Read more at http://www.rstreet.org/2016/06/09/pennsylvanias-drinks-reform-changes-too-little/

Do we still need the three-tier system for alcohol?

Charles Cowdery writes over at the R Street blog about the three-tiered alcohol system:

The 21st Amendment to the U.S. Constitution, which repealed Prohibition, left it up to the states to regulate the distribution and sale of alcoholic beverages. The states did not have to impose a three-tier system – comprising producers, distributors and retailers – but all of them did.

While producers in many sectors rely on distributors to get merchandise to market, with alcohol, it is mandatory. By law, producers may only sell to distributors and retailers may only buy from distributors. Drinks retailers and producers may not do business with each other directly. No business in one tier may own a business in any other tier. Only retailers may sell to consumers.

What’s more, distributors are required to be in-state businesses....

Read more at http://www.rstreet.org/2016/06/24/do-we-still-need-the-three-tier-system-for-alcohol/

Pennsylvania’s awful alcohol laws turn rational citizens into criminals

Lew Bryson writes about Pennsylvania alcohol laws on the R Street blog:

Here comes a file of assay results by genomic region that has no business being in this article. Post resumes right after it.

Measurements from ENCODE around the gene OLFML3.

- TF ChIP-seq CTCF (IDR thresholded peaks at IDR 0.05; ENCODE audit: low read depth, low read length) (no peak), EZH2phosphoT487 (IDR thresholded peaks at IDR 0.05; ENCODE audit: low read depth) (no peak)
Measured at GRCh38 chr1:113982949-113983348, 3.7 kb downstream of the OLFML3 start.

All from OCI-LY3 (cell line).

I am a criminal. I regularly break the laws of the Commonwealth of Pennsylvania. At least once a month, I drive across the border to New Jersey, pull into the parking lot at Joe Canal’s Discount Liquor in Lawrenceville, go in the store and buy booze. I’ll get a half-dozen bottles of wine, a few 12-packs of beer, maybe get my growler filled from their taps, check the whiskey selection and then head home.

Sounds like a simple shopping expedition, right? But by Pennsylvania law, I’ve committed a crime under the Pennsylvania Liquor Code....

Read more at http://www.rstreet.org/2016/06/08/pennsylvanias-awful-alcohol-laws-turn-rational-citizens-into-criminals/

The 21st Amendment continues to choke the drinks trade

R Street's Kevin Kosar:

Tennessee recently passed a law limiting any company from owning more than two liquor-store licenses. Why? Well, current holders of liquor licenses don’t want out-of-state grocery chains to enter the market and, gasp, sell more brands of liquor at lower prices.